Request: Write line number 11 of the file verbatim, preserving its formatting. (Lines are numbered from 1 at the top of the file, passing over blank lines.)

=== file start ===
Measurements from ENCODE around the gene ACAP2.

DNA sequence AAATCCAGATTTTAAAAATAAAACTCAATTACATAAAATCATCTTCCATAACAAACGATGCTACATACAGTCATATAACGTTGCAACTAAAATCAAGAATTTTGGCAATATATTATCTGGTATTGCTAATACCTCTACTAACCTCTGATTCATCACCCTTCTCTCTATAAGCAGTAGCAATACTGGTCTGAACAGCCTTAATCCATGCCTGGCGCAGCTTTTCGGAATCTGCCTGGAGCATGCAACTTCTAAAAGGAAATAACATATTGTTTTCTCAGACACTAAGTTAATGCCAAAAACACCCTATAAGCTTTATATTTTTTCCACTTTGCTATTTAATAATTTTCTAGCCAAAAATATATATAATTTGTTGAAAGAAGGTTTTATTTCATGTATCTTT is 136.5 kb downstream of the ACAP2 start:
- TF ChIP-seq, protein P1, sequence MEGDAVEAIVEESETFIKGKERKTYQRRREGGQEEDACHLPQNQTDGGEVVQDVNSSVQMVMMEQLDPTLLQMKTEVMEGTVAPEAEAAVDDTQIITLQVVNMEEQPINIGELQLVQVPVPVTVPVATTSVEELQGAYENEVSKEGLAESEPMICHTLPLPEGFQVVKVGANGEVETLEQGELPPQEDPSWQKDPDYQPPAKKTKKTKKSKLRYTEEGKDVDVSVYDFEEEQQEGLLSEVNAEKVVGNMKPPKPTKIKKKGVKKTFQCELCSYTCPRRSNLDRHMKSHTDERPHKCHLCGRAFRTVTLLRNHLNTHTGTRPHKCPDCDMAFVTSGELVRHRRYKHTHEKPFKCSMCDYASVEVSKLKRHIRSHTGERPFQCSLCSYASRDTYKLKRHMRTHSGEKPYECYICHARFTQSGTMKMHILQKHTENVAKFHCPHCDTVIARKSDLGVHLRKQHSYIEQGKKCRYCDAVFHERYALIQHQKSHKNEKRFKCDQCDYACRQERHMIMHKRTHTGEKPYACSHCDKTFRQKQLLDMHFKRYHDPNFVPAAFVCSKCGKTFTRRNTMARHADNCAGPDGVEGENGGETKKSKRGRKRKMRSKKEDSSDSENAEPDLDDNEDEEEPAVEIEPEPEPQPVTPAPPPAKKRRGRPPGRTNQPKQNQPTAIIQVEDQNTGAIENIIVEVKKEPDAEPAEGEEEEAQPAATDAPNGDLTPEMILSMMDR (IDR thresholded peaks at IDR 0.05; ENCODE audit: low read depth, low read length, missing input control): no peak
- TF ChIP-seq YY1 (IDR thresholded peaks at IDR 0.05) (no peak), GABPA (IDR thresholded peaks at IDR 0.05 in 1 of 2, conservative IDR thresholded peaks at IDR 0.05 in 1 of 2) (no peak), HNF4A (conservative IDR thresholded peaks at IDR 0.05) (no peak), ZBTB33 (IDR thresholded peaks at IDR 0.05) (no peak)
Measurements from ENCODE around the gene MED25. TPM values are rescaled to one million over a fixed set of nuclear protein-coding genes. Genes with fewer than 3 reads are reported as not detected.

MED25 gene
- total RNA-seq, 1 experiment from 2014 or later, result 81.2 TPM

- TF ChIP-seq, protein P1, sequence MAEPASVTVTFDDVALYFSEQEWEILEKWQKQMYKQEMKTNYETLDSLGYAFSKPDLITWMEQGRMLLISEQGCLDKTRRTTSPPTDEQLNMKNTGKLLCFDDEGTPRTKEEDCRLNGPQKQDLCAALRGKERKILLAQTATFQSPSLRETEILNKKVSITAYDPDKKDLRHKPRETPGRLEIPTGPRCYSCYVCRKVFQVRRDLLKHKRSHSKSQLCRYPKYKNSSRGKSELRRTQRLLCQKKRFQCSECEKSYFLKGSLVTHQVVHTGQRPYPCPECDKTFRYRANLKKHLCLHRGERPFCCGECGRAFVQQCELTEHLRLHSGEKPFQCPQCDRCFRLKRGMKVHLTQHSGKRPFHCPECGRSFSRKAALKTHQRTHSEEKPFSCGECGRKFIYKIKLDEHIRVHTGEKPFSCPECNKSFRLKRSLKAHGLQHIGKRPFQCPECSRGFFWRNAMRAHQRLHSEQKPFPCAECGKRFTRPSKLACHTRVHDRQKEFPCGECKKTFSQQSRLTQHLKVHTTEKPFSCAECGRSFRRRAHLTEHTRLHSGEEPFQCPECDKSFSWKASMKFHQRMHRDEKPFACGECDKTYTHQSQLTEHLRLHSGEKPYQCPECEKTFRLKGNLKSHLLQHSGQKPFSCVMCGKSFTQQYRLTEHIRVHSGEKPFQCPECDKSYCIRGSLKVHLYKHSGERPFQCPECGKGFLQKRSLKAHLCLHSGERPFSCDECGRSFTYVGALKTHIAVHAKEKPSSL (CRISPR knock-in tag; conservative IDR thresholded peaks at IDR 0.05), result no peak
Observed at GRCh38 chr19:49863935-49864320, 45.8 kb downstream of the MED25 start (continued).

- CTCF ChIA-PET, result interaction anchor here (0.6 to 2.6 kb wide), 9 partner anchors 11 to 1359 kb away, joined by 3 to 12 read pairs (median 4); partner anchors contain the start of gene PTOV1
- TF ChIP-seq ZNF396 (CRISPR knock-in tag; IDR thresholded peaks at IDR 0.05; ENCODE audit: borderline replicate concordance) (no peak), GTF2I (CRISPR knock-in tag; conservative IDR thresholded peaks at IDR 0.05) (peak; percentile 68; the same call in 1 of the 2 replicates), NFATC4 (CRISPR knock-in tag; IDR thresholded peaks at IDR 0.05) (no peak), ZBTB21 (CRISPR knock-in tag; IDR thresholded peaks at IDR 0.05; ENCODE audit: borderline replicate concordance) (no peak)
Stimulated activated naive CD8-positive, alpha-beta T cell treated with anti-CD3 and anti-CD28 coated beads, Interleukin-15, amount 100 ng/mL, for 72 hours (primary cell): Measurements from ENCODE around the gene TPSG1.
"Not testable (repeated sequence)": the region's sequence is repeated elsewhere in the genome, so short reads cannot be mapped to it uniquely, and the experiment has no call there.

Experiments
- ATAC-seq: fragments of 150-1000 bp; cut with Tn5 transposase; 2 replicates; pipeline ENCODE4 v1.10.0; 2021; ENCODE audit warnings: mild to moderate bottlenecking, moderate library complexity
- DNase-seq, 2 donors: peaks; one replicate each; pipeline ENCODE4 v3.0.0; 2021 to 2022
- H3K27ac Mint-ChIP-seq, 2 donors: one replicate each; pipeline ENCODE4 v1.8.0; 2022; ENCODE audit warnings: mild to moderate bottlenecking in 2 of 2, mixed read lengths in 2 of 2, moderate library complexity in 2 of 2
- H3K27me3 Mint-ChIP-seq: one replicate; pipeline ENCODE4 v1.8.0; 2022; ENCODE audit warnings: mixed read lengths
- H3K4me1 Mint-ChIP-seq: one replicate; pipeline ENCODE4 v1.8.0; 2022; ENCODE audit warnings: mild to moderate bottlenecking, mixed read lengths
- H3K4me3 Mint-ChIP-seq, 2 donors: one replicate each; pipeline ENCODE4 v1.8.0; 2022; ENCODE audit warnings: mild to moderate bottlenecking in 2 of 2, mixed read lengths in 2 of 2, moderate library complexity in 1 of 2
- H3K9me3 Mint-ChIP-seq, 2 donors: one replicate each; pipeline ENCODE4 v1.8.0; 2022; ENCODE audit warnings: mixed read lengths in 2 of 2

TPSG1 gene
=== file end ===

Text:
- TF ChIP-seq ZNF396 (CRISPR knock-in tag; IDR thresholded peaks at IDR 0.05; ENCODE audit: borderline replicate concordance) (no peak), GTF2I (CRISPR knock-in tag; conservative IDR thresholded peaks at IDR 0.05) (peak; percentile 68; the same call in 1 of the 2 replicates), NFATC4 (CRISPR knock-in tag; IDR thresholded peaks at IDR 0.05) (no peak), ZBTB21 (CRISPR knock-in tag; IDR thresholded peaks at IDR 0.05; ENCODE audit: borderline replicate concordance) (no peak)